As Pacesetter “dream team” prepares new students for college life, team leaders learn skills for post-collegiate success

Each year, a group of students is appointed to serve as peer mentors for incoming freshman and transfer students. Known as Pacesetters, these mentors are led by three team leaders as they guide students through the orientation process.

Junior Makayla Adams and seniors Carsen Crumpton and Carson Umbarger are current team leaders. To be chosen for this role, they served as Pacesetters for at least one year before undergoing a rigorous interview process. Once selected, they were tasked with identifying and training their group of 23 Pacesetters, which they have affectionately dubbed "The Dream Team."

"We had guidance from staff, but they gave us creative freedom to run with it," Umbarger explains. "This is our team, and our program to make it what we wanted."

Adams, Crumpton, and Umbarger plan trainings and activities and lead the Pacesetters in their efforts to prepare incoming students for college life at USC Aiken. Each new student is assigned a Pacesetter based on major. They also work with family members to address any questions they have during the orientation process.

"The Pacesetters are a shoulder for students to lean on as they navigate this new experience. We're trying to prepare them for their first time on campus and the first day of classes," Umbarger says. "As team leads, we prepare the Pacesetters for this role and really serve as pacesetters for the Pacesetters. "

"Pacesetters are the first students that incoming students will meet, so it's important that we make a good first impression," Crumpton adds.

While Adams, Crumpton, and Umbarger had varying reasons for applying, they all agree the team lead experience has been a rewarding one. Their positions have allowed them to grow as leaders, develop professional skills and learn how to respond in difficult situations.

Adams, an elementary education major from North Augusta, held similar roles in high school and has a natural inclination to help others. She says, "I wanted to be a Pacesetter the day I had my own freshman orientation. I wanted to provide the same support any way that I could. I love helping people and making them feel welcome. I wanted to be that one person they can count on."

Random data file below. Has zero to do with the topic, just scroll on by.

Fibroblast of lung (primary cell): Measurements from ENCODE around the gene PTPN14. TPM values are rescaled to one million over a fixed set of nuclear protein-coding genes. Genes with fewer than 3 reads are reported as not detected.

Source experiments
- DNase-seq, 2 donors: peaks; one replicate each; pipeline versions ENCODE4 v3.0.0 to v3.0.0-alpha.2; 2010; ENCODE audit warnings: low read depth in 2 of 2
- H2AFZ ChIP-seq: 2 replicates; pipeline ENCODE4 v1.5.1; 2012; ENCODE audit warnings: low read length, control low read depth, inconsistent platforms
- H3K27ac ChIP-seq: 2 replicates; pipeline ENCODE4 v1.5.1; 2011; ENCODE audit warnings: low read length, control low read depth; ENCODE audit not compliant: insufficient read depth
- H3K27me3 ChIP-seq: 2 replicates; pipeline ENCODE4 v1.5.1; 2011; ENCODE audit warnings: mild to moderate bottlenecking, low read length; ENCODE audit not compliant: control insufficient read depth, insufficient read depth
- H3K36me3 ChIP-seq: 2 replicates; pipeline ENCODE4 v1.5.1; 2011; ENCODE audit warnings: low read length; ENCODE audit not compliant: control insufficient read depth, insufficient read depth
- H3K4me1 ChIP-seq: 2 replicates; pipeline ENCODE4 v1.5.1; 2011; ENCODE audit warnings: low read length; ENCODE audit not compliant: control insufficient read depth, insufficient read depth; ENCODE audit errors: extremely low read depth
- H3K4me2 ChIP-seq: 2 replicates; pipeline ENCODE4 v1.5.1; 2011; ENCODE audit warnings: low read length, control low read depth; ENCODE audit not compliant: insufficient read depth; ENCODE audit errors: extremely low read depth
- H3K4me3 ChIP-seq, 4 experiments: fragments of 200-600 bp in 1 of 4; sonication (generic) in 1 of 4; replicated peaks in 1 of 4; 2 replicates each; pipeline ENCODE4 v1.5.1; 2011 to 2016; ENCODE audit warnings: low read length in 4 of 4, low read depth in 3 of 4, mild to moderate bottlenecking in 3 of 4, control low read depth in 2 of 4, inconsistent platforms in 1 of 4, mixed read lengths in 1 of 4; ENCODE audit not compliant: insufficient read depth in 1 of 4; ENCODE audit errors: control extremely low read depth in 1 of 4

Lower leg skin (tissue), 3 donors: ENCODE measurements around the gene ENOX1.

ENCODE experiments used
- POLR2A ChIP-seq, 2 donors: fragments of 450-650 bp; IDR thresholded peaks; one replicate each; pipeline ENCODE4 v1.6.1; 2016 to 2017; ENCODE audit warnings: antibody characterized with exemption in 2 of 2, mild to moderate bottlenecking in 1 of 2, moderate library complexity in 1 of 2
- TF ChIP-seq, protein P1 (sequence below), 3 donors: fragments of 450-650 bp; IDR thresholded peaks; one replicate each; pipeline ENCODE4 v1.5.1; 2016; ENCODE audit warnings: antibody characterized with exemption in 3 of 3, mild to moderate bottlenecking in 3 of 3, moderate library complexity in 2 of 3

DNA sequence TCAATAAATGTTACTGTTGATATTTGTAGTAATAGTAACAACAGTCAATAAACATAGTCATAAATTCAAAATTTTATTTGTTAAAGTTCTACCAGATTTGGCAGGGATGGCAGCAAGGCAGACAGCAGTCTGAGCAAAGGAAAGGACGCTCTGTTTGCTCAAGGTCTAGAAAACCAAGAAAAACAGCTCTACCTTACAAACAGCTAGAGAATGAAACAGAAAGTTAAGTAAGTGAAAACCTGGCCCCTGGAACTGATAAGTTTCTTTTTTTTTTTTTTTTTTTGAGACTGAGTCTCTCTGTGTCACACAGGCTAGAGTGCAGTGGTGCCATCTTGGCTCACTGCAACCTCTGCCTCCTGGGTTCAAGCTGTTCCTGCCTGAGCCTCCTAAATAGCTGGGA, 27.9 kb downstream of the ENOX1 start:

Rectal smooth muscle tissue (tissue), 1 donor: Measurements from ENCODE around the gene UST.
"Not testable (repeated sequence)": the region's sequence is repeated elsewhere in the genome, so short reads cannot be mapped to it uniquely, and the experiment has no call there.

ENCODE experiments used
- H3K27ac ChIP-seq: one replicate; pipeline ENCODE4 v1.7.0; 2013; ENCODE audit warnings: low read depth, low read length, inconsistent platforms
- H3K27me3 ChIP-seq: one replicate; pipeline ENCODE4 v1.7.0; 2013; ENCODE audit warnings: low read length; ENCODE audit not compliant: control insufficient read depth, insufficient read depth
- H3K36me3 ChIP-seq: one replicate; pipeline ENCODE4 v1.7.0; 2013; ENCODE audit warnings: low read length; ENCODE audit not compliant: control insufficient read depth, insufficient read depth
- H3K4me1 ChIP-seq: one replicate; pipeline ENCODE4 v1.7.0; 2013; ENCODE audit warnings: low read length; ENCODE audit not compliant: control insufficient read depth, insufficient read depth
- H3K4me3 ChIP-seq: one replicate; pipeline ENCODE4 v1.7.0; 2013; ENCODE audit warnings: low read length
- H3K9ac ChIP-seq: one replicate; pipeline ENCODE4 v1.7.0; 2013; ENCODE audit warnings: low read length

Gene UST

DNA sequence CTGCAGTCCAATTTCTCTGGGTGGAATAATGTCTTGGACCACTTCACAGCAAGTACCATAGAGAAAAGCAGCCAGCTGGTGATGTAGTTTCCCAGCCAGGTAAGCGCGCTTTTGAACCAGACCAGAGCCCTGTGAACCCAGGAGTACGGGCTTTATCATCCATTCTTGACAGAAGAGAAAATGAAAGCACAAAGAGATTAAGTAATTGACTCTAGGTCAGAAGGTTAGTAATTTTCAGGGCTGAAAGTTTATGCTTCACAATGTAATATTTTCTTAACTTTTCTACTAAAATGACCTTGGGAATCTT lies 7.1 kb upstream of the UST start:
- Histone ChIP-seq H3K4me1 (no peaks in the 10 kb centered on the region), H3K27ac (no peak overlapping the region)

Crumpton serves as president of his fraternity and believed this role would improve his overall leadership skills. An accounting major from Lexington, he now wants to share his experience with others. "The impact this program has had on me was eye-opening. I learned to believe in myself, and I want to have that impact on other people. I'm better equipped to be fraternity president, and we've developed so many soft skills that we can use in the professional world," he says.

Umbarger, a history major from Gilbert, wanted to become a Pacesetter to get more involved on campus. He loved the experience so much that he couldn't pass up the opportunity to apply for the team lead. "There's something special about being around students when they have that 'ah ha' moment and being able to provide the bridge for that and a shoulder to lean on," he says.

Adams, Crumpton, and Umbarger are completing their team lead experience with pride in themselves and their accomplishments, but even more so in their team. Their 23 Pacesetters have served more than 250 students over the course of eight orientation programs.

Adams, who will continue in this role for her senior year, says, "It's a different kind of pride being a team lead. Our team did a phenomenal job. We really are the Dream Team."